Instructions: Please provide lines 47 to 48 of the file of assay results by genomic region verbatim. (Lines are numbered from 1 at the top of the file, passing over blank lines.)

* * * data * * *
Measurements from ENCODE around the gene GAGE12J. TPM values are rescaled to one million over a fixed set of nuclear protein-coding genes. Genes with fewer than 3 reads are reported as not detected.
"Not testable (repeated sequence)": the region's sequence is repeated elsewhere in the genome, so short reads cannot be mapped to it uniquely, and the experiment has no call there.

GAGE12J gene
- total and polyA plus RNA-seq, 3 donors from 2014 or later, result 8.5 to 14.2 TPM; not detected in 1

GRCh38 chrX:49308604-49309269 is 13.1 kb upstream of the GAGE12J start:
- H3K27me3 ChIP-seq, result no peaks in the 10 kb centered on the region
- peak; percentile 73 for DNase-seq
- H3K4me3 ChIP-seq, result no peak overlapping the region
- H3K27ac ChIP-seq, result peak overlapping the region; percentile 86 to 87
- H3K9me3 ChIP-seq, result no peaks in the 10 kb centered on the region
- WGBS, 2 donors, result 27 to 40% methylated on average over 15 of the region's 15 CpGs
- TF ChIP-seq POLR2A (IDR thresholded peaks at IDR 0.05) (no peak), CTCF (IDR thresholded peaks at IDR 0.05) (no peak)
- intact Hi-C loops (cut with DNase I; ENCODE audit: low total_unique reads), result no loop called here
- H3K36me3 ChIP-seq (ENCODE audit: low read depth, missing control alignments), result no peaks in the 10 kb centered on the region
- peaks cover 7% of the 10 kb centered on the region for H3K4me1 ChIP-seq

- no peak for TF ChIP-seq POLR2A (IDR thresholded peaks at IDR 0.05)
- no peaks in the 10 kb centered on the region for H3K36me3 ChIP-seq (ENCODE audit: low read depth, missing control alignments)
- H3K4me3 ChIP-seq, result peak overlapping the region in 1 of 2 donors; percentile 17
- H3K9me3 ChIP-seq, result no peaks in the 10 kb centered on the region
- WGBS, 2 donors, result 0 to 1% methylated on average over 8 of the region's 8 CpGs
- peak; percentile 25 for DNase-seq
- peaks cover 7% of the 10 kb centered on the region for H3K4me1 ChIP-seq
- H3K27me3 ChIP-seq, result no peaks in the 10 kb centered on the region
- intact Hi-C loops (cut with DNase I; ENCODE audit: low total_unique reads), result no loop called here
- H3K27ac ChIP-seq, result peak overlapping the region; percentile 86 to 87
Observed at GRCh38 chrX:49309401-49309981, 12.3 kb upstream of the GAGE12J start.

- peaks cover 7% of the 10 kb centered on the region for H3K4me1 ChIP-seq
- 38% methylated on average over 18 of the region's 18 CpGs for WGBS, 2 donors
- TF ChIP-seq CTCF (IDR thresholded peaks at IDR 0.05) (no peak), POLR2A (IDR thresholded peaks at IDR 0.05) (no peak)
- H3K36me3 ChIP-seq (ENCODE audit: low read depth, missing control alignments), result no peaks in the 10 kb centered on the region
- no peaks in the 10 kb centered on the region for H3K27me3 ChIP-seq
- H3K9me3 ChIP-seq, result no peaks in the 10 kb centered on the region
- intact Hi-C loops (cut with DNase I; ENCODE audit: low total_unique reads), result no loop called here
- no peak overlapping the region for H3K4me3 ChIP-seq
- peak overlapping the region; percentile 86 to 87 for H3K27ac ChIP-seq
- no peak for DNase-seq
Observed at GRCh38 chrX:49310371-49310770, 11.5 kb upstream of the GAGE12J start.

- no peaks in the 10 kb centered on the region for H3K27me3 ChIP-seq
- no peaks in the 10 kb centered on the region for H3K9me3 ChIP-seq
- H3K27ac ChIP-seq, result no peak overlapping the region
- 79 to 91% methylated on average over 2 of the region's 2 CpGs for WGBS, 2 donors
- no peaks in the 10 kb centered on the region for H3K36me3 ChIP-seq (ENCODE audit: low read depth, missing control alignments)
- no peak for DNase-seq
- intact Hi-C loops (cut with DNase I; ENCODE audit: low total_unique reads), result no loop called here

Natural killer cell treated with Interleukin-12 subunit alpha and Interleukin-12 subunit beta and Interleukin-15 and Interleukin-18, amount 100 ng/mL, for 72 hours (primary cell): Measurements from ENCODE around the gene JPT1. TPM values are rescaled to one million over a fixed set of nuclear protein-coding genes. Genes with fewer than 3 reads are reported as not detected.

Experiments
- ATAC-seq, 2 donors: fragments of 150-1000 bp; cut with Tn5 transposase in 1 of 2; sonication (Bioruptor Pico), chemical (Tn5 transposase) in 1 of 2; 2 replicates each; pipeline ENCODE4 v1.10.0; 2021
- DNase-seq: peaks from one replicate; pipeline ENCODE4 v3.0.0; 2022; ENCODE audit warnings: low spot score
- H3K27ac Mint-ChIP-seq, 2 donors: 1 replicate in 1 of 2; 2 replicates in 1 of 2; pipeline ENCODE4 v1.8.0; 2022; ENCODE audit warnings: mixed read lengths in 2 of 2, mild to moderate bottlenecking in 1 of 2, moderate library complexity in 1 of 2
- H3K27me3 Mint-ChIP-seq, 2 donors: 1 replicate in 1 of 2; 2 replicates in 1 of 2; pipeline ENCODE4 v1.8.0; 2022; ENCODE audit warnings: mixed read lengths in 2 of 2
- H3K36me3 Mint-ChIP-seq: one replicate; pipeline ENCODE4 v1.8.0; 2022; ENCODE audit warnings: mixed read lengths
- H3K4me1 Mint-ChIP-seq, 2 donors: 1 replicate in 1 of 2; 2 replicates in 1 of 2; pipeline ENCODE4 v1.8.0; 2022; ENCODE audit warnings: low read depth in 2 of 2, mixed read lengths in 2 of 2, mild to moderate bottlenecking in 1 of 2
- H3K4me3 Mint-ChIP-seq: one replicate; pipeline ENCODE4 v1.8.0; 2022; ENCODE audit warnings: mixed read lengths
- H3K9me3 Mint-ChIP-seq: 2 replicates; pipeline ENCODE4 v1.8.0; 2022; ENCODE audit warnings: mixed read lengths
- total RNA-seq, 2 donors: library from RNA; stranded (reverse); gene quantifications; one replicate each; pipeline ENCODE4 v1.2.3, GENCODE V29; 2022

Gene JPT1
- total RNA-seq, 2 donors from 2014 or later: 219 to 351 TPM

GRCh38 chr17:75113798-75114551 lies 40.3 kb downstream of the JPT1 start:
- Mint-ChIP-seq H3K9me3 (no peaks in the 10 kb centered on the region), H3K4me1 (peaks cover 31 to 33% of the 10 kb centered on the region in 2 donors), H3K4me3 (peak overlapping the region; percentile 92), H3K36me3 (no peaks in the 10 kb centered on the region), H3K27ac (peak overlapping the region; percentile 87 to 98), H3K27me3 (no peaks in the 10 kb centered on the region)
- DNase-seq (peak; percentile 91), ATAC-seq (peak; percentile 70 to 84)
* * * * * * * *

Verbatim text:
- ATAC-seq, 2 donors: fragments of 150-1000 bp; cut with Tn5 transposase in 1 of 2; sonication (Bioruptor Pico), chemical (Tn5 transposase) in 1 of 2; 2 replicates each; pipeline ENCODE4 v1.10.0; 2021
- DNase-seq: peaks from one replicate; pipeline ENCODE4 v3.0.0; 2022; ENCODE audit warnings: low spot score